A couple of months ago, we went to a LGBT family picnic organised in our local area. It was a beautiful summer’s day and we arrived laden with buggy, picnic rug, food, nappy bag and anticipation. We headed across the expanse of the grassy meadow and settled ourselves on our picnic rug under a big old tree. Joined by several other families, most of whom we had not met before, we tucked into our picnic and started chatting to the other parents. At two and a half, our daughter S was interested in the other children who ranged in age from babies to infant school age. After eating plenty of picnic snacks, S wandered off and started playing with the other children. It was lovely to watch her running around in the sunshine, making up new games and following the older children. Our baby, F, enjoyed smiling at everyone and being passed around for cuddles.
The picnic also gave A and I a chance to talk to couples we had not met before. Being a parent is hard enough, but being same sex parents adds an extra layer of complexity. Day to day, our lives are much the same as those of other families. We have the usual whinging when the telly goes off or when it’s time to put shoes on, it takes us forever to get out of the front door, and we’re permanently exhausted. But we are also acutely aware of making sure our girls are managing ok with the idea of having two mummies. S is only two, but already she has started talking about dads and has obviously noticed that she does not have one. Until now we have explained small details about her roots and how she was conceived, but at two years old she is only able to understand very simple concepts about her background. Over time we will add to her understanding of her history as and when she is ready, until she has the full picture.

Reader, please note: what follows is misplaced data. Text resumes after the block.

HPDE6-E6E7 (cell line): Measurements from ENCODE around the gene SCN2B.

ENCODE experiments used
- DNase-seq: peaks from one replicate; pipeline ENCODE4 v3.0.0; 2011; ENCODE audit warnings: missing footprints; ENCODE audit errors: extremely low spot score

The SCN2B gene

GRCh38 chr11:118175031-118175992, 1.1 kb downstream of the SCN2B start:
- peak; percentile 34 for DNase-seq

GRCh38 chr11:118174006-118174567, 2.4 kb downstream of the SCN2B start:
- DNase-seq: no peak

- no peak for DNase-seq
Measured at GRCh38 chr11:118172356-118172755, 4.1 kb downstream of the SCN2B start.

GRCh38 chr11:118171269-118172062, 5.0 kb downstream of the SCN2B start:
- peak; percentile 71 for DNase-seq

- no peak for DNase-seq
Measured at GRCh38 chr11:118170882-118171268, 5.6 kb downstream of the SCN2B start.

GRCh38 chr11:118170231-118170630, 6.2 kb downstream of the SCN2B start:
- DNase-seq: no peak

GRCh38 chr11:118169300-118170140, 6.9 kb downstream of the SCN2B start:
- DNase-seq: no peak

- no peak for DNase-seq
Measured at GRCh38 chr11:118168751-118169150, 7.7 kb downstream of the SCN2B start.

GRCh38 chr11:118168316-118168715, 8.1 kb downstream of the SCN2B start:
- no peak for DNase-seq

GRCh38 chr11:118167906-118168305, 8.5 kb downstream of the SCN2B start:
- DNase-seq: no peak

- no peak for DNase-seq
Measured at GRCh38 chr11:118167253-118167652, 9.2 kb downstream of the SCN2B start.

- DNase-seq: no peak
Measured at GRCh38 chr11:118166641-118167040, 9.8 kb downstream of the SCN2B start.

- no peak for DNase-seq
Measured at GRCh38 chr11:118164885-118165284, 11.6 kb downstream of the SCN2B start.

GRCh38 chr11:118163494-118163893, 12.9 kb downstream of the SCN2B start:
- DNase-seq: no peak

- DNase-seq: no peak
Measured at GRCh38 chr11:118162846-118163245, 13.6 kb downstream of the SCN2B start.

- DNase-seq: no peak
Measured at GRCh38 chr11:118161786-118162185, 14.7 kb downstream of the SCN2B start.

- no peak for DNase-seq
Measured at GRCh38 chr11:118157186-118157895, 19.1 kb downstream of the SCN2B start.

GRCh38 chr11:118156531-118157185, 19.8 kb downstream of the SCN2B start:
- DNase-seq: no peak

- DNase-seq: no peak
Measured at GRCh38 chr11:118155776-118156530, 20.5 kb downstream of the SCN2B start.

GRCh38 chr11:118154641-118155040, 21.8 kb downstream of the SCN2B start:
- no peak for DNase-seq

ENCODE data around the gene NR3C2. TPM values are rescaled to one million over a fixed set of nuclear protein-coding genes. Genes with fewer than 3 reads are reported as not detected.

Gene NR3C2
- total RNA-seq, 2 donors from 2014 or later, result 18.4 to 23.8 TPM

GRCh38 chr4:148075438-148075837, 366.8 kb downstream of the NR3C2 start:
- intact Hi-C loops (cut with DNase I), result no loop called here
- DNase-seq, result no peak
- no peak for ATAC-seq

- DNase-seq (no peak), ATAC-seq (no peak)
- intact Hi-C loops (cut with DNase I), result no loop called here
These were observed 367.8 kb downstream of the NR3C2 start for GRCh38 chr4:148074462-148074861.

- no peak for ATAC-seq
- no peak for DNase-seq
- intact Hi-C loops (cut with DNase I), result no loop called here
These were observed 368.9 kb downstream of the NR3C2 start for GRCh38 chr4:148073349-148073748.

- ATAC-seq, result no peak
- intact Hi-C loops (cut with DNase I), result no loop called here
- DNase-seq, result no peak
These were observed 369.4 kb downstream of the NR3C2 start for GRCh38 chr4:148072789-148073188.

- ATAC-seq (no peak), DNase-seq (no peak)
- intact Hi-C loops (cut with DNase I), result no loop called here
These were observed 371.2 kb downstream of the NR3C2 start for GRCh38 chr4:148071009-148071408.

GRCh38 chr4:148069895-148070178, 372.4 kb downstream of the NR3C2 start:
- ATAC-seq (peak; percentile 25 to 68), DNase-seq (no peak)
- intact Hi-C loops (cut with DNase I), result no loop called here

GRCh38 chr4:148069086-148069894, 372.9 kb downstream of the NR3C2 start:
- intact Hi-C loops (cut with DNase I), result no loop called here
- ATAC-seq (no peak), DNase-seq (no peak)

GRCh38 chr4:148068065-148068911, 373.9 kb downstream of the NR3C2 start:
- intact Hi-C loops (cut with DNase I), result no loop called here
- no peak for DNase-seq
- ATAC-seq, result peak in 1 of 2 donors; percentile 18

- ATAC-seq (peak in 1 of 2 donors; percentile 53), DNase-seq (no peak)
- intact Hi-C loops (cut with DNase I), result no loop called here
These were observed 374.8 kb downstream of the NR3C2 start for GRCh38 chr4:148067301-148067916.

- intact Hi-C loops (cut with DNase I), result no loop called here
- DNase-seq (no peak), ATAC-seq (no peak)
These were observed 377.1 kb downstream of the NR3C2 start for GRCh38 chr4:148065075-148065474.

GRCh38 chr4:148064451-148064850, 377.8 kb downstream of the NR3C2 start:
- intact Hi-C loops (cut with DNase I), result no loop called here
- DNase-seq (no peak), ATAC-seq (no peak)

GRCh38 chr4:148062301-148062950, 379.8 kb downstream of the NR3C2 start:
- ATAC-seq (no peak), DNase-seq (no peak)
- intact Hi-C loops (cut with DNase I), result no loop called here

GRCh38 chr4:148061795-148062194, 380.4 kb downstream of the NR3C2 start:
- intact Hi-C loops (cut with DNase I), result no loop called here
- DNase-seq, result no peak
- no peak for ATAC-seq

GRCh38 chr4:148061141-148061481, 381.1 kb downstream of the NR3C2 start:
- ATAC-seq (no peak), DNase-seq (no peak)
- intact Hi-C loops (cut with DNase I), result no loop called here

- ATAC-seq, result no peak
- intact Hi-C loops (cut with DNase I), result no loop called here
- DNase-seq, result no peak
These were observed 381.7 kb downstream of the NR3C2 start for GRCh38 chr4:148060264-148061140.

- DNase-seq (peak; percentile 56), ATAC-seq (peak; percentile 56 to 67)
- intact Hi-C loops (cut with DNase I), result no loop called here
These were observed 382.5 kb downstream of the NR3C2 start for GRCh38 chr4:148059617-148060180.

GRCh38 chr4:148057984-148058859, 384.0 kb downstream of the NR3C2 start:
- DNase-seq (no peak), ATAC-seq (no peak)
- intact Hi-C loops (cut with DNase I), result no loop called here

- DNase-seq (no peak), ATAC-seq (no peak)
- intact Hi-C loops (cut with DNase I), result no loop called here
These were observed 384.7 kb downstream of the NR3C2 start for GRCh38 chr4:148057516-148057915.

I feel that it is important for her to meet other same sex families, to see that there are other families like hers, and that not everyone has a mummy and a daddy. We are also friends with single parents, and so she is learning that families come in many different forms. Over the last six months she has become closer to other children who have two mums, and I think this has helped her to see that some of her friends are just like her.
The picnic was a resounding success, and the adults seemed to have as much fun as the children. Before arriving at these engineered events I often wonder whether there will be anyone else there that I can truly relate to. In fact, another parent said at the picnic “these events can feel awkward; just because you’re all gay it doesn’t mean you will have anything else in common,” and I agreed. Luckily, everyone seemed to get on well and it was lovely to meet new families who seemed similar to our own. We have since enjoyed meeting up again with one couple and their children, and probably would not have become friends without the event. Building a small community of like-minded families is really important to us, so that our daughters feel normal and know that there are other children growing up in a similar family to theirs. I hope that this will help them both to grow up feeling accepted, and also to feel able to accept their own family and the way that they were created.
Let me know if you’ve been to a good family get together, I’m always keen to know what’s going on both locally and in other parts of the country.